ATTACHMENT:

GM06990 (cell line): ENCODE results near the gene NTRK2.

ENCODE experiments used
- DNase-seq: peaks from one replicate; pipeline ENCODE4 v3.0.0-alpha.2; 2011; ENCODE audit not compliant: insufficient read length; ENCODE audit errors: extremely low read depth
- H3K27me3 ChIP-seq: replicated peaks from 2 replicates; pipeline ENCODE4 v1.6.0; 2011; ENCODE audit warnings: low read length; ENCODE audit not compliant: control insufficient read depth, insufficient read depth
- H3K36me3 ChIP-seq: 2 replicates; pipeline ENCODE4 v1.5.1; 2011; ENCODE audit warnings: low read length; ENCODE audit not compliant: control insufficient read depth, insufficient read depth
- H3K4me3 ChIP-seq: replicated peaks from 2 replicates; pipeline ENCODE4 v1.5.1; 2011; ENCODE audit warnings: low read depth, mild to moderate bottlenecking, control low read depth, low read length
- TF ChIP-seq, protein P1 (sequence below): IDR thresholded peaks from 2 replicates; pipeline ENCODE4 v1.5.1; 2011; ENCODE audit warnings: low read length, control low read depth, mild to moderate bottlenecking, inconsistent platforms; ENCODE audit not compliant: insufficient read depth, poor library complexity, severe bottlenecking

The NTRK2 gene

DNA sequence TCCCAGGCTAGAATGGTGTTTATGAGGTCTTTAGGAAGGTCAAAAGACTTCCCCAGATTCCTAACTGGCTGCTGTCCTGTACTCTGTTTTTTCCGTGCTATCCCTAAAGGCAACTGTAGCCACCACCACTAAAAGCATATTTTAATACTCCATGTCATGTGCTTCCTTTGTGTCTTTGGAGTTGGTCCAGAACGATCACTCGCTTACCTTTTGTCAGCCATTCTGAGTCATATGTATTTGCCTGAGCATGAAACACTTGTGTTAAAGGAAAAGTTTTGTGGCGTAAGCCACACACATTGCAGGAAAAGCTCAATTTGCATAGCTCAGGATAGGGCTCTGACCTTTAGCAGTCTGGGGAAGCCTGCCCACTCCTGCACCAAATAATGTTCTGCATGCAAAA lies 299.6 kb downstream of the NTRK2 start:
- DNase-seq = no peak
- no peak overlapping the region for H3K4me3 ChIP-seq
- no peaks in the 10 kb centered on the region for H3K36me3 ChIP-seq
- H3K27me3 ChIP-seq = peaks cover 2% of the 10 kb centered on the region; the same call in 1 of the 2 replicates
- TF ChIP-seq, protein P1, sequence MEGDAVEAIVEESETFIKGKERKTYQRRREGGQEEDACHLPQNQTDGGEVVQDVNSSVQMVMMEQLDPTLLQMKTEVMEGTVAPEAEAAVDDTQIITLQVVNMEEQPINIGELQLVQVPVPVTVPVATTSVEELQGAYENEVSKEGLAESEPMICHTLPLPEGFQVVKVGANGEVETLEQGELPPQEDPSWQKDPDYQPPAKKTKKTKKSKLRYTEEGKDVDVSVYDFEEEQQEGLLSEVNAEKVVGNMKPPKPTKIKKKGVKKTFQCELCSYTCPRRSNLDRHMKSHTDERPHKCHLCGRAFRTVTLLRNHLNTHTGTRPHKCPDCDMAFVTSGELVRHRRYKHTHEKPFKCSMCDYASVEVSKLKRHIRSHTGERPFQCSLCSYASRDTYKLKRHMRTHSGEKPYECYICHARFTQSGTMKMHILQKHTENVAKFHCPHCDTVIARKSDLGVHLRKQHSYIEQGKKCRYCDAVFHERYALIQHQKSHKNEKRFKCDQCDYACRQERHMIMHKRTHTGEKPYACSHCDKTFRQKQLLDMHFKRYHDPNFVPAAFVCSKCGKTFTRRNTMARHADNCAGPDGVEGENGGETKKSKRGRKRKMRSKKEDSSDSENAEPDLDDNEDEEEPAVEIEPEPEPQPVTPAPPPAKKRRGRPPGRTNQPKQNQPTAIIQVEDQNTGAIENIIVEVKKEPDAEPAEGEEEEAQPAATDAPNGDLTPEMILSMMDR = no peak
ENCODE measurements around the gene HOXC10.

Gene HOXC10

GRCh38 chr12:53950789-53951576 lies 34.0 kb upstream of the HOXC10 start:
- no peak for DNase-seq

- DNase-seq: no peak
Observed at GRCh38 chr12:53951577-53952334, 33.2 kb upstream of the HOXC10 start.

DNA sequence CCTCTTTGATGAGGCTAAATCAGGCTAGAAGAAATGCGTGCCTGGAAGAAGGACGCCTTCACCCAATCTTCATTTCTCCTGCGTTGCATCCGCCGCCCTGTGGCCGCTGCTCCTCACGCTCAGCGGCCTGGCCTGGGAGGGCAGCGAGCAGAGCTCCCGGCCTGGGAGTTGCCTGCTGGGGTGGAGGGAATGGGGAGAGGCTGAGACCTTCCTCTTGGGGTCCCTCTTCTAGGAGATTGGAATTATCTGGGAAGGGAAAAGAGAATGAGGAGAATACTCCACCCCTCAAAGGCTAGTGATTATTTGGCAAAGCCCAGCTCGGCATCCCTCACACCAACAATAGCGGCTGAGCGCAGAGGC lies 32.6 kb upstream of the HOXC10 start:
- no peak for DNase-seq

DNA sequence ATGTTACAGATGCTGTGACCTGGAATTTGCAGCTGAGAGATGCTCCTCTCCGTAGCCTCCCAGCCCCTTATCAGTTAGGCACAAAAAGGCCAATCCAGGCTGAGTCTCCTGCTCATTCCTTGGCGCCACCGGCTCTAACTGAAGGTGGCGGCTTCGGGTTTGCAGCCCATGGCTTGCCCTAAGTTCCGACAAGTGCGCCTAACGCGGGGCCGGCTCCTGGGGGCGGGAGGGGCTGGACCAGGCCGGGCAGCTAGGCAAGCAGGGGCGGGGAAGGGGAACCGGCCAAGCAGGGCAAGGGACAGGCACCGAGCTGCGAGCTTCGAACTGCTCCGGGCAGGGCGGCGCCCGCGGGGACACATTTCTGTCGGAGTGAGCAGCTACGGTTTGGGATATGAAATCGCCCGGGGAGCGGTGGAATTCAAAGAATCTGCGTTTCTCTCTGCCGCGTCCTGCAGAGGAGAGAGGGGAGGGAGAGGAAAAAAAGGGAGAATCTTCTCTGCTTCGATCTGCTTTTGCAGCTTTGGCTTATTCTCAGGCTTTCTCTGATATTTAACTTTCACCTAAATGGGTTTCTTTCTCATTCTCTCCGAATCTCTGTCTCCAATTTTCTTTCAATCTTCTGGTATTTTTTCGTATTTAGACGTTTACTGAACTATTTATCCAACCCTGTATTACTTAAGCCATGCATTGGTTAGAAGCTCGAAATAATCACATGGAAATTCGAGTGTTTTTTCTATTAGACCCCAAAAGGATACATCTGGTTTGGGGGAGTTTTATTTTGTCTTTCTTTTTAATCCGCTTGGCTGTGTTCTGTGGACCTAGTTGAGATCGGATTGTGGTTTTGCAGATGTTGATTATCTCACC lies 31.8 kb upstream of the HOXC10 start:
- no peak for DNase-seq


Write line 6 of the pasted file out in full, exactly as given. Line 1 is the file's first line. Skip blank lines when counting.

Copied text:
- H3K4me3 ChIP-seq: replicated peaks from 2 replicates; pipeline ENCODE4 v1.5.1; 2011; ENCODE audit warnings: low read depth, mild to moderate bottlenecking, control low read depth, low read length